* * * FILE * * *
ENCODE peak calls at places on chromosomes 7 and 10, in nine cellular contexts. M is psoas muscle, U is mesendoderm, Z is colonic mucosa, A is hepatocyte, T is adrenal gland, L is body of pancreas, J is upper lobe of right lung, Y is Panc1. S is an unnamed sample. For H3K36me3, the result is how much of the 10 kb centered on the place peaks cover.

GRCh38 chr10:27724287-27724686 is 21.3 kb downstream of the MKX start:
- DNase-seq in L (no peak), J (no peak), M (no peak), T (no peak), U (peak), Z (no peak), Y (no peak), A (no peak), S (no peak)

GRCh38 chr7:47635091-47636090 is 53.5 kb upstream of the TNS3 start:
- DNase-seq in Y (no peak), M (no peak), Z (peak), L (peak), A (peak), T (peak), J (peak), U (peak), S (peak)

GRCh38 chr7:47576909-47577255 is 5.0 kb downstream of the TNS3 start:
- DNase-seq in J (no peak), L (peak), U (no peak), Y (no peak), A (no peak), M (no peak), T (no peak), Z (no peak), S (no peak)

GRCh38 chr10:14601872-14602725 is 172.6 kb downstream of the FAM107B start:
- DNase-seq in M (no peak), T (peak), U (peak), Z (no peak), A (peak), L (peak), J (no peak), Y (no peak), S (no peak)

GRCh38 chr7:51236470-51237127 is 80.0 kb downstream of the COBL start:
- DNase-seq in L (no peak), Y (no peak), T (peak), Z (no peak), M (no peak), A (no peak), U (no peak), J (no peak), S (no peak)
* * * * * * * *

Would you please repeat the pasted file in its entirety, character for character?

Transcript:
ENCODE peak calls at places on chromosomes 7 and 10, in nine cellular contexts. M is psoas muscle, U is mesendoderm, Z is colonic mucosa, A is hepatocyte, T is adrenal gland, L is body of pancreas, J is upper lobe of right lung, Y is Panc1. S is an unnamed sample. For H3K36me3, the result is how much of the 10 kb centered on the place peaks cover.

GRCh38 chr10:27724287-27724686 is 21.3 kb downstream of the MKX start:
- DNase-seq in L (no peak), J (no peak), M (no peak), T (no peak), U (peak), Z (no peak), Y (no peak), A (no peak), S (no peak)

GRCh38 chr7:47635091-47636090 is 53.5 kb upstream of the TNS3 start:
- DNase-seq in Y (no peak), M (no peak), Z (peak), L (peak), A (peak), T (peak), J (peak), U (peak), S (peak)

GRCh38 chr7:47576909-47577255 is 5.0 kb downstream of the TNS3 start:
- DNase-seq in J (no peak), L (peak), U (no peak), Y (no peak), A (no peak), M (no peak), T (no peak), Z (no peak), S (no peak)

GRCh38 chr10:14601872-14602725 is 172.6 kb downstream of the FAM107B start:
- DNase-seq in M (no peak), T (peak), U (peak), Z (no peak), A (peak), L (peak), J (no peak), Y (no peak), S (no peak)

GRCh38 chr7:51236470-51237127 is 80.0 kb downstream of the COBL start:
- DNase-seq in L (no peak), Y (no peak), T (peak), Z (no peak), M (no peak), A (no peak), U (no peak), J (no peak), S (no peak)